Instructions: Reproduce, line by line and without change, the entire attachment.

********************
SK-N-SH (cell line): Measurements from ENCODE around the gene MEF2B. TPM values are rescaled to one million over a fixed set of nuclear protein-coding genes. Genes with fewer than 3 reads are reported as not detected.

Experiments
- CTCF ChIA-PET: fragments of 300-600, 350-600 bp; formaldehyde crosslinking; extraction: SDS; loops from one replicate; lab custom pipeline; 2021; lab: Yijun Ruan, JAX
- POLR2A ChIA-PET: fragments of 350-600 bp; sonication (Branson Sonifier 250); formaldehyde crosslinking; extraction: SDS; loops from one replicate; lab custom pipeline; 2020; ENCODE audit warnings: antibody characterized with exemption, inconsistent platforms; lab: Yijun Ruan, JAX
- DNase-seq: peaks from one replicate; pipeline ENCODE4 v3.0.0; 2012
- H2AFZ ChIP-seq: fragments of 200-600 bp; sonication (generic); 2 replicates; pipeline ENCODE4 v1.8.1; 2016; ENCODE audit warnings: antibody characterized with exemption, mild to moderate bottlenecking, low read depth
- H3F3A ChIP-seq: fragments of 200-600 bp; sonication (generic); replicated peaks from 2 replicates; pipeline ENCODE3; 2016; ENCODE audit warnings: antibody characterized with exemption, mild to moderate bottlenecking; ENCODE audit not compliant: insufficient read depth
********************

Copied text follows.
SK-N-SH (cell line): Measurements from ENCODE around the gene MEF2B. TPM values are rescaled to one million over a fixed set of nuclear protein-coding genes. Genes with fewer than 3 reads are reported as not detected.

Experiments
- CTCF ChIA-PET: fragments of 300-600, 350-600 bp; formaldehyde crosslinking; extraction: SDS; loops from one replicate; lab custom pipeline; 2021; lab: Yijun Ruan, JAX
- POLR2A ChIA-PET: fragments of 350-600 bp; sonication (Branson Sonifier 250); formaldehyde crosslinking; extraction: SDS; loops from one replicate; lab custom pipeline; 2020; ENCODE audit warnings: antibody characterized with exemption, inconsistent platforms; lab: Yijun Ruan, JAX
- DNase-seq: peaks from one replicate; pipeline ENCODE4 v3.0.0; 2012
- H2AFZ ChIP-seq: fragments of 200-600 bp; sonication (generic); 2 replicates; pipeline ENCODE4 v1.8.1; 2016; ENCODE audit warnings: antibody characterized with exemption, mild to moderate bottlenecking, low read depth
- H3F3A ChIP-seq: fragments of 200-600 bp; sonication (generic); replicated peaks from 2 replicates; pipeline ENCODE3; 2016; ENCODE audit warnings: antibody characterized with exemption, mild to moderate bottlenecking; ENCODE audit not compliant: insufficient read depth